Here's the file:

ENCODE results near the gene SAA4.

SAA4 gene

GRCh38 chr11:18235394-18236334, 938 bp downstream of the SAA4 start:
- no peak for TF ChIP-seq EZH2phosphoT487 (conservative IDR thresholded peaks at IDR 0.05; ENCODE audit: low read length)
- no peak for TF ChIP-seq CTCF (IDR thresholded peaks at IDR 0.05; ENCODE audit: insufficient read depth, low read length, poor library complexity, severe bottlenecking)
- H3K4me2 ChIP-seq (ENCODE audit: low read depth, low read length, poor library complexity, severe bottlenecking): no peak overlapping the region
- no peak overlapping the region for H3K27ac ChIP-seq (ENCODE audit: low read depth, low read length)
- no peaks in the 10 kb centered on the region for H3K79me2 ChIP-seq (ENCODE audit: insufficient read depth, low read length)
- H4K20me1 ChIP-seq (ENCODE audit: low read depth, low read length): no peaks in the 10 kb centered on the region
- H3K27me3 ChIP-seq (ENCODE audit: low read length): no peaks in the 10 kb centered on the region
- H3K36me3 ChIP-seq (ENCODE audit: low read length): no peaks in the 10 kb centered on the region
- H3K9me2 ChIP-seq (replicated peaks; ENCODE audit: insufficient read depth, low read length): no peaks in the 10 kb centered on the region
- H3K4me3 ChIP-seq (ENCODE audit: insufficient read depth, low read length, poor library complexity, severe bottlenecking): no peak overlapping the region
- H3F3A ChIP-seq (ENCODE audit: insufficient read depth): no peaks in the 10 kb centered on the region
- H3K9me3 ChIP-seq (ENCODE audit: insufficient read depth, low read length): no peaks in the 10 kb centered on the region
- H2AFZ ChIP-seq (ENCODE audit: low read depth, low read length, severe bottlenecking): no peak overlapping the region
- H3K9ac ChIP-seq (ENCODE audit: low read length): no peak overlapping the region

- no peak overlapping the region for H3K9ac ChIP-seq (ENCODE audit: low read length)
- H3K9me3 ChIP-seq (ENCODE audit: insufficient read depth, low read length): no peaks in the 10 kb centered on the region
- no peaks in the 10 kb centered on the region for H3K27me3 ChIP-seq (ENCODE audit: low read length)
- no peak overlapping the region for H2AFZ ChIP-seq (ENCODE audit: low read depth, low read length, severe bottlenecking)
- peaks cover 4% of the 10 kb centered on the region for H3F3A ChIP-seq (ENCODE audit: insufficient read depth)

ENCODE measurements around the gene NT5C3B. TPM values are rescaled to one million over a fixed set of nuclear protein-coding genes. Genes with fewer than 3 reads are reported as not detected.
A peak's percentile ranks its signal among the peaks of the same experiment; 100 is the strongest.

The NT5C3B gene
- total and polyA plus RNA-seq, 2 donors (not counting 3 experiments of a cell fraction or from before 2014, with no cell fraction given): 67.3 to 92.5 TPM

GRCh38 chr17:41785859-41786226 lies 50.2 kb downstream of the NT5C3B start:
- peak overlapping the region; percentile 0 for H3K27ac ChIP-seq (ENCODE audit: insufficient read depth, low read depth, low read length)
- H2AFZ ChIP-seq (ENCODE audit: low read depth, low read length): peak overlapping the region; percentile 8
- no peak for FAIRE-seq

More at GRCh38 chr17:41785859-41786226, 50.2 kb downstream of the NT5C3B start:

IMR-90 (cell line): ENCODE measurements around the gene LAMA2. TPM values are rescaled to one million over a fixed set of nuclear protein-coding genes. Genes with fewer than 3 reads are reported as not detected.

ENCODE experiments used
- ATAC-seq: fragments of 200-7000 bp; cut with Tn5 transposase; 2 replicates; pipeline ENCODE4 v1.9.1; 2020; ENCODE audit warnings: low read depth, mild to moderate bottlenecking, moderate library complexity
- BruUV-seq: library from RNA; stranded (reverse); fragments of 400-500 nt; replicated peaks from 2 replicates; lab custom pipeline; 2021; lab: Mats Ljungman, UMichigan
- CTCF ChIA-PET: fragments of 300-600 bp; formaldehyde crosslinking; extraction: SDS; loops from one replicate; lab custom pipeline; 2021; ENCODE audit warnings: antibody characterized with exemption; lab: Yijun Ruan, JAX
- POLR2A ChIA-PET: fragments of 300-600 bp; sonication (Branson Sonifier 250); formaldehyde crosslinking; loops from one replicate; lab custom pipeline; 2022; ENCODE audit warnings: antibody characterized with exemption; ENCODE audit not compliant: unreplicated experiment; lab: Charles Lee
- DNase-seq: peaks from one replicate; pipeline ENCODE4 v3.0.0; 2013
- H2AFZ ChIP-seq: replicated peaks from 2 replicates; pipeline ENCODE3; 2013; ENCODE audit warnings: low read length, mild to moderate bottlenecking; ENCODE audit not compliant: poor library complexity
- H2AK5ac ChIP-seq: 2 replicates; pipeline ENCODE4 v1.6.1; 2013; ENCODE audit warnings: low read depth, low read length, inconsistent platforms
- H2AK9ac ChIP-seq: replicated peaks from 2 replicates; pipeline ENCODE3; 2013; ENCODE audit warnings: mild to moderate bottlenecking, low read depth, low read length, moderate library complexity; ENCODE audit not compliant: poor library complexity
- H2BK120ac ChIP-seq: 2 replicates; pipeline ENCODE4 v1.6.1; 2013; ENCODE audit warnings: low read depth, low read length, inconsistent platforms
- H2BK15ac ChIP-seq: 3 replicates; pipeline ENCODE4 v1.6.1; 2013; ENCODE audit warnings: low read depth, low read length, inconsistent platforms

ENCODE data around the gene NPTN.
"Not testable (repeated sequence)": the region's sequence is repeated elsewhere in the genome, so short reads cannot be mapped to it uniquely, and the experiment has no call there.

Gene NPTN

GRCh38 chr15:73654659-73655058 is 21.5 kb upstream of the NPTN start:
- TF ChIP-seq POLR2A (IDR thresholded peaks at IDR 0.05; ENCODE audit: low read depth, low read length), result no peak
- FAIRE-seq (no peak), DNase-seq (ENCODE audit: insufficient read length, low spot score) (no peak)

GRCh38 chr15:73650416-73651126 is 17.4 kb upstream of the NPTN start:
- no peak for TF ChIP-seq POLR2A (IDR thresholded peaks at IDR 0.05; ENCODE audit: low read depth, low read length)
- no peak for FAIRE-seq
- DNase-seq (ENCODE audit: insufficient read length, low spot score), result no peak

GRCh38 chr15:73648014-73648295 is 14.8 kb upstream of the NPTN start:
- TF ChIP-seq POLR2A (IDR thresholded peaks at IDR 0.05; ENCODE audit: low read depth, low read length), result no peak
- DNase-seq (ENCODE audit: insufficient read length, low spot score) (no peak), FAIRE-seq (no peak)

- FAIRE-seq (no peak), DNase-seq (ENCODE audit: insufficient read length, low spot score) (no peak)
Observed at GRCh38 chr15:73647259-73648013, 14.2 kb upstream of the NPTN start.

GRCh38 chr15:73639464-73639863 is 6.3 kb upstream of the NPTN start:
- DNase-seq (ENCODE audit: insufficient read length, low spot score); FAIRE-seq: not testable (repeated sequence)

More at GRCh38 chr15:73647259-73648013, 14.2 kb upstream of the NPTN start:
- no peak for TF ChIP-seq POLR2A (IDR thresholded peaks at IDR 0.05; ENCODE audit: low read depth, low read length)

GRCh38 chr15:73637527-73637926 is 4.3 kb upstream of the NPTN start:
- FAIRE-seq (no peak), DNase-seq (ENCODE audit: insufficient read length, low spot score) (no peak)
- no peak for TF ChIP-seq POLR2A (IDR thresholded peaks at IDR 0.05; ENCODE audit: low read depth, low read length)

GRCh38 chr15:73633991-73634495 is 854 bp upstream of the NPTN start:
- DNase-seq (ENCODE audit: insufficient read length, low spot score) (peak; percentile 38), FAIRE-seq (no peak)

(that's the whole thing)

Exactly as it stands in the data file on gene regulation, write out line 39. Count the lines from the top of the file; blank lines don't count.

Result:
- H2AFZ ChIP-seq: replicated peaks from 2 replicates; pipeline ENCODE3; 2013; ENCODE audit warnings: low read length, mild to moderate bottlenecking; ENCODE audit not compliant: poor library complexity